Modern Relational Database Management Systems can be configured to collect data at certain events. In a business, some of the events are sale, order, deposit, pay, request and many more. Events are really business activities in a company. Big companies, in order to gain competitive advantage, invest heavily on setting up business data warehouses and employ software based business intelligence systems.
In today’s modern data warehouses, a popular data modeling used is the event-entity-relationship model (EVER). This Data Model is general purpose modeling scheme used to support both the business general schema structure and multidimensional scheme of a particular business set-up for serving specific information needs.
In a more technical description, an event can be described as any unique or immutable representation of an occurrence of an atomic process phenomenon. Another term, an even set, refers to a named set of events. An entity, on the other hand, refers to an immutable representation of the uniqueness of a mutable phenomenon.
For example, in library warehouse, librarians, books and borrowers can be the entities while borrowing, returning and putting penalties can be the events. In the EVER, the relationships between entity and events are taken cared of by a relational database management system so that any specific information needed may be acquired with a simple query.
Events can be triggered manually or automatically. For example, in a business company, whenever the sales department generates a single sales and the transaction is recorded in the database, this is already an event that is manually triggered. But this is not always the case.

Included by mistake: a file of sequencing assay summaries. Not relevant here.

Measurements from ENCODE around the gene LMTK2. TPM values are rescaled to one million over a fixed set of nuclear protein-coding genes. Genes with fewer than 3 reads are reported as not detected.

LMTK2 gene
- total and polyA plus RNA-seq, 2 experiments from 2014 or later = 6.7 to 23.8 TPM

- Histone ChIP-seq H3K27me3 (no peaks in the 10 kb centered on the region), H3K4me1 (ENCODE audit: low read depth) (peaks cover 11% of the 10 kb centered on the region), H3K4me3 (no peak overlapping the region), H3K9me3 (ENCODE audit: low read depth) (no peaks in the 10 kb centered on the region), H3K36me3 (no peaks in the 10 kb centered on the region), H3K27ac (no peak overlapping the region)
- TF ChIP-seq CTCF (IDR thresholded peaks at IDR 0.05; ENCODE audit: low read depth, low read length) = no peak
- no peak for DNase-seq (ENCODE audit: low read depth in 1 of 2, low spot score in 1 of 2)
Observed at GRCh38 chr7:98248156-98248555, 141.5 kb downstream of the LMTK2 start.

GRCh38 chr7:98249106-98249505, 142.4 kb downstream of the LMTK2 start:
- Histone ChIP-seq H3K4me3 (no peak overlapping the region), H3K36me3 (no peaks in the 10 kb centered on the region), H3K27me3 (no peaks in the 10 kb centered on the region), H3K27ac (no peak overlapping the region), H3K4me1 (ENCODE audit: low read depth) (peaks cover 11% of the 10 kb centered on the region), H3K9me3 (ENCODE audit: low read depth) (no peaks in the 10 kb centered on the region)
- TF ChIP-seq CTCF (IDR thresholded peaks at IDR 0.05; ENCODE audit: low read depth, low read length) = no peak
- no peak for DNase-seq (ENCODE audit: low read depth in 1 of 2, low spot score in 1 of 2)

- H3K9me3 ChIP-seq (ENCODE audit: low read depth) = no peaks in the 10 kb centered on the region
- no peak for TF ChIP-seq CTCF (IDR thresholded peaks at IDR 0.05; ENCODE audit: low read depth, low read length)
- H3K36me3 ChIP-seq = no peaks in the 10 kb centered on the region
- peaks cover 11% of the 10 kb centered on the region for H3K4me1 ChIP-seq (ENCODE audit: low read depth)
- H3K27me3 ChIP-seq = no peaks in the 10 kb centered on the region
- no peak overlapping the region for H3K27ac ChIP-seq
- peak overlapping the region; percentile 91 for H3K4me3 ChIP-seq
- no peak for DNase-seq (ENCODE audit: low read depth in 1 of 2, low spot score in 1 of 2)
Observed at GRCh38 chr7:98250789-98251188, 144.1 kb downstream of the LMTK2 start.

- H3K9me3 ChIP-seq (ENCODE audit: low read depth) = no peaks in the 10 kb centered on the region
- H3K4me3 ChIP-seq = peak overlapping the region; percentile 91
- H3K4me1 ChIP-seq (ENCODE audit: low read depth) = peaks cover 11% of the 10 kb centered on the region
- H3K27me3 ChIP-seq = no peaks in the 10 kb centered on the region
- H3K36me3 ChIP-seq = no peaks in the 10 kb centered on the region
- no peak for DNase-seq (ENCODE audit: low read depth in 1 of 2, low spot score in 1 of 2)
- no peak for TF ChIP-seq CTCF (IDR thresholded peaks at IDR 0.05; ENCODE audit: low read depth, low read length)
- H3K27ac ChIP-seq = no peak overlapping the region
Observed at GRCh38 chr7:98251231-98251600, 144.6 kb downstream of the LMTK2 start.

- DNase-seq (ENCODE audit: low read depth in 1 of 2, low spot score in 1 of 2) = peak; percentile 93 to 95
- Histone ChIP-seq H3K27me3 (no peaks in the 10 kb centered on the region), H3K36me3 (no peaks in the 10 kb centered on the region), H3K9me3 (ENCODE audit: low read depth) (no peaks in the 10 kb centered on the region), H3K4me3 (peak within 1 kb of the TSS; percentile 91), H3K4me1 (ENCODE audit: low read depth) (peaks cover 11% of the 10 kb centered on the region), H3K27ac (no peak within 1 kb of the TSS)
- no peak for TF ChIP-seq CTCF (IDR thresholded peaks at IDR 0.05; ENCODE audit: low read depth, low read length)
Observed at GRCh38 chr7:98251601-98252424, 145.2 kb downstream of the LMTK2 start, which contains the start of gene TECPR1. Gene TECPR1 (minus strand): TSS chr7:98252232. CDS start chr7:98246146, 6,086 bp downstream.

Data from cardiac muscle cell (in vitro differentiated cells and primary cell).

In fact, a multitude of other events are automatically triggered. For example, if a company has several branches and need to do batch processing of transferring sales records from different branches across several countries, each of the country databases may be configured to transfer records synchronized at a specific time.
The database administrators of each database may configure the system to automatically load the sales records to the central database so the systems around the world can automatically trigger the event of transferring data from one country server to a central database.
Recording of collection is extremely important. This is just one aspect of the logs of transactions. When the logs contain collection times of events, it may be a lot easier to troubleshoot should problems arise during the event.
For instance, if the central server breaks at a particular point and the database administration only noticed the problem a few minutes later, he can trace the Collection Time and check which among the branch databases caused the problem or which among the data cause the problem. If there was no Collection Time record, it may become hard to trace the history of transactions.
Many data warehouses also employ a data modeling called Entity Life Histories – Notation. In this technique, an entity’s events are recorded. For an entity may be a customer name. A customer’s events include birth events, death events, middle life events and death events.
Each event can affect the entity in some ways during its life in the whole system. The same events can cause the entity to be created, removed or modified in the database. And in each modification, removal or re-addition, collection time of data is always recorded by the database.
Business intelligence use Collection Time as an integral part of its statistical analysis process. With Collection Time, specific trends can be spotted and appropriate innovations can be created by the business.
For example, the business intelligence in an airline senses that the month of June is a period where many travelers prefer flying with holiday tour packages, then they may need to form better alliance with the hotel industry and come up with enticing promos.